January 19, 2021 – Roger W. Lowther
On March 1, we’ll be coming out with my next book Aroma of Beauty, telling stories of how the arts brought hope and healing after the 2011 earthquake and disaster here in Japan. We’re pretty excited about this project because the beauty we found in those dark times can encourage us at all times, and nothing seems more appropriate during this time of unrest and during the spread of the coronavirus.
The title of this book, Aroma of Beauty, is taken from the story that I’m just about to share with you. It’s a kind of beauty that is temporary and fleeting, but, man, is it powerful. In fact, this kind of weak beauty, this fragile beauty, is exactly what we needed in that time and place.
The food just after the tsunami was terrible. Every meal was treated like an emergency situation. Refugees and relief workers alike, we all lived off of emergency rations, canned and instant foods. This kind of food may keep the body going for a day, but it sure lacks the vitamins, nutrients, and life-giving beauty that we so desperately needed.
When we heard from survivors the kind of stomach problems they were now dealing with, our local Tokyo community was galvanized into action and began to plan our first takidashi cookout. Grocers donated rice, meat, and vegetables. Restaurants loaned equipment. My dentist even donated toothbrushes and toothpaste. A dozen people who had never been to the disaster area agreed to go as cooks and volunteers.
My wife Abi led a caravan of trucks and vans to the city of Ishinomaki. They came to a halt in a gravel lot cleared of debris, the tell-tale sign that people were taking shelter on the upper floors of nearby homes, stores, and buildings.
Fish and seaweed decayed in the sun. Piles of garbage lined roadsides with nowhere to go. Porta-potties and toilets overflowed. The stench was overwhelming, and every time we opened the doors of our trucks, we were overcome by the potency of it.
This must be what hell is like, Abi thought as she began to unload, trying to ignore the stench and not stare at the surrounding devastation.
Noisy generators powered the rice cookers. Industrial-sized propane burners roared underneath the large pots of water. The volunteers cut meat and vegetables on plastic portable tables. Pork, carrots, daikon radishes, shiitake mushrooms, and konnyaku gelatin strips—all the ingredients needed to make tonjiru soup.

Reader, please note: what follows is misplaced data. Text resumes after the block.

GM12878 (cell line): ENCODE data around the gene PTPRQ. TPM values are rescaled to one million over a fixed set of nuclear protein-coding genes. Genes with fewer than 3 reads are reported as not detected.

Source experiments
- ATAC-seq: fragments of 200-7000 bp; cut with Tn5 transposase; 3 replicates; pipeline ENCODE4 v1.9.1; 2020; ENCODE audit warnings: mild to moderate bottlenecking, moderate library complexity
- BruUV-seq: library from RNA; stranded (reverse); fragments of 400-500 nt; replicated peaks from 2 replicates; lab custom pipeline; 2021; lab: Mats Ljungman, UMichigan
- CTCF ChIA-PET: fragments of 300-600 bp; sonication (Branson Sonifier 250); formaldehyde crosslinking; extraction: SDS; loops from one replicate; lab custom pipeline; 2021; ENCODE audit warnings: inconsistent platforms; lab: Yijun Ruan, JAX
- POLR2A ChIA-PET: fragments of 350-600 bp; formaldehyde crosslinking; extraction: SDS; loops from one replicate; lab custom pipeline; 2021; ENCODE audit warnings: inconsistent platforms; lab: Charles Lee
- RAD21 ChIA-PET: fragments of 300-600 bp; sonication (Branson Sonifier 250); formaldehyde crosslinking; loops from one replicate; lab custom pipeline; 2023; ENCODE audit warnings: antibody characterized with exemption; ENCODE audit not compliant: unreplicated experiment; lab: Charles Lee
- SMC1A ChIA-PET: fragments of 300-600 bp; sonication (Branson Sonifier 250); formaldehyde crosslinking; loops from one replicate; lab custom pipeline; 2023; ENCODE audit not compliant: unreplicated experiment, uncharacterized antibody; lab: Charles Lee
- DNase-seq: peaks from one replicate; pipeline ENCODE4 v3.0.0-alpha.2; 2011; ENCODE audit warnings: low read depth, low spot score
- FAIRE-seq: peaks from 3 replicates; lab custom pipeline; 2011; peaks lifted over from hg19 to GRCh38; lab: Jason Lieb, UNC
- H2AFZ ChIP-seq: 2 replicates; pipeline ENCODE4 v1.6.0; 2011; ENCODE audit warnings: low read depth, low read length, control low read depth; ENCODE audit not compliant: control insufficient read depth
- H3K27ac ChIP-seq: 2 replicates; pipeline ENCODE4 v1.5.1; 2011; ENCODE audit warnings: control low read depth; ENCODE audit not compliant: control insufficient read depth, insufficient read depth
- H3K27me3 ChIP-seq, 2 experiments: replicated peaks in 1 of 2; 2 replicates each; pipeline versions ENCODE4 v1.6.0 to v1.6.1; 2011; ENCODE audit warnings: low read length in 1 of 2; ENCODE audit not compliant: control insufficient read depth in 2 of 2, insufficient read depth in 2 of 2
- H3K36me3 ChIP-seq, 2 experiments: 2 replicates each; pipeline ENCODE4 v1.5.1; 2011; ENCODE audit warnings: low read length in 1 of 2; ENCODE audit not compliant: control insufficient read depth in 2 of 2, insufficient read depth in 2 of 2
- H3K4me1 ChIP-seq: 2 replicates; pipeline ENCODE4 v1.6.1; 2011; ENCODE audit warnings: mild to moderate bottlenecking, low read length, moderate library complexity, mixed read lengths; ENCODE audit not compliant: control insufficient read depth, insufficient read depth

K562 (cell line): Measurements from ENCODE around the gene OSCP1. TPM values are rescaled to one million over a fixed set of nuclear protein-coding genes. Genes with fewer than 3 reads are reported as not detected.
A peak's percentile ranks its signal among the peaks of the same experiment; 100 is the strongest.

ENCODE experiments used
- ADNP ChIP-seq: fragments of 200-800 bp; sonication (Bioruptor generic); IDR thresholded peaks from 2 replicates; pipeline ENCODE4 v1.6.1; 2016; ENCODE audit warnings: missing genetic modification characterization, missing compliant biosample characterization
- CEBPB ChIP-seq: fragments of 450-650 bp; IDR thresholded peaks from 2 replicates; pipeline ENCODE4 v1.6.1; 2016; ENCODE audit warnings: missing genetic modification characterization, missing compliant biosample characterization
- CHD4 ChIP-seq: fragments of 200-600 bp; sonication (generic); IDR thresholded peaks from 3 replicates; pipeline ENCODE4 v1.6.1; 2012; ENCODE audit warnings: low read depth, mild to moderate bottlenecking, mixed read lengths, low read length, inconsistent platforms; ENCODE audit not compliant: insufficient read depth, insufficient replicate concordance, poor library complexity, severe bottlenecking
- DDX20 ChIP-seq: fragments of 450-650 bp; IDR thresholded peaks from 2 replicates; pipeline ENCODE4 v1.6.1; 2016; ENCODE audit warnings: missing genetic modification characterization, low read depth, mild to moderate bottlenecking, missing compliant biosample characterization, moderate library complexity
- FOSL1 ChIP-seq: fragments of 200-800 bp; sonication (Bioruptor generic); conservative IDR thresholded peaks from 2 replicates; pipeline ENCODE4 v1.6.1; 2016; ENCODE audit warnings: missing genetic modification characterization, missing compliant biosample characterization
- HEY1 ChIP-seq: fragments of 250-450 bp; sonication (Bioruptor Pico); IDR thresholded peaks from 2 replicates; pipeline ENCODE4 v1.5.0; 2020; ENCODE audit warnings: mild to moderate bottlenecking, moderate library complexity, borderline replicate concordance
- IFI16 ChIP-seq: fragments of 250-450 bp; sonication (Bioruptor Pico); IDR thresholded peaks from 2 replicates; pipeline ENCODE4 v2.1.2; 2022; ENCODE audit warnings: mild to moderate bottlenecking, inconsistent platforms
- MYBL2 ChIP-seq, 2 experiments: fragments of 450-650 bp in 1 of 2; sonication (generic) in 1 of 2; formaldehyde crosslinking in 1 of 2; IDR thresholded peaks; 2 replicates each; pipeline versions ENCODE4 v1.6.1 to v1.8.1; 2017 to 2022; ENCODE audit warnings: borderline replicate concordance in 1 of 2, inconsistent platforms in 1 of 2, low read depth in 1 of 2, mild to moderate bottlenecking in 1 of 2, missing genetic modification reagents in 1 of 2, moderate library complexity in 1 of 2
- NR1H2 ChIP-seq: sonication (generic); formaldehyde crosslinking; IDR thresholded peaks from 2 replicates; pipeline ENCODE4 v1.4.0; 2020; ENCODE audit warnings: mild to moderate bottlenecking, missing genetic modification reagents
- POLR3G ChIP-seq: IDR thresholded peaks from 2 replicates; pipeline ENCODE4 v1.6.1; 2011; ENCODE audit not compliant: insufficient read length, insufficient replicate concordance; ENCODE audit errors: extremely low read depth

As the food went into the pots, something beautiful began to happen. An aroma began to waft through the air, a pleasing smell unknown since before the earthquake.
People began to line up from surrounding buildings—ten, twenty, fifty, one hundred people—and volunteers began to get worried. “What do we do? We still need more time!”
“It’s okay,” Abi said. “There hasn’t been a smell like this here for a very long time. Let’s enjoy it.”
Abi asked the musician who came with the group if he wouldn’t mind playing a little bit. “I know it’s not an ideal spot,” she said, staring at the blocks of concrete and thick gooey mud. “And your audience isn’t exactly nicely grouped together.” The line of people went as far as she could see.
The musician pulled out his shakuhachi bamboo flute and began to play, slowly picking his way around the puddles and the mud as he walked down the line of people. The melodies of the flute and the aroma of the soup filled the air, wiping away the stench like tears, comforting with a tales from a world without destruction.
The food was more than mere sustenance. The music was more than mere entertainment, a way to pass the time while waiting in line. It was life-giving. An electrifying sense of hope, almost tangible, wafted through the air. It was the aroma of beauty.
Aroma may be temporary and only last a moment, but the more time we spent in the disaster area, the more urgently we felt its need. The aroma of beauty became a seawall against the black waves of despair that threatened us every day after that tsunami. It brought an unexpected joy with the promise that a better tomorrow would come.
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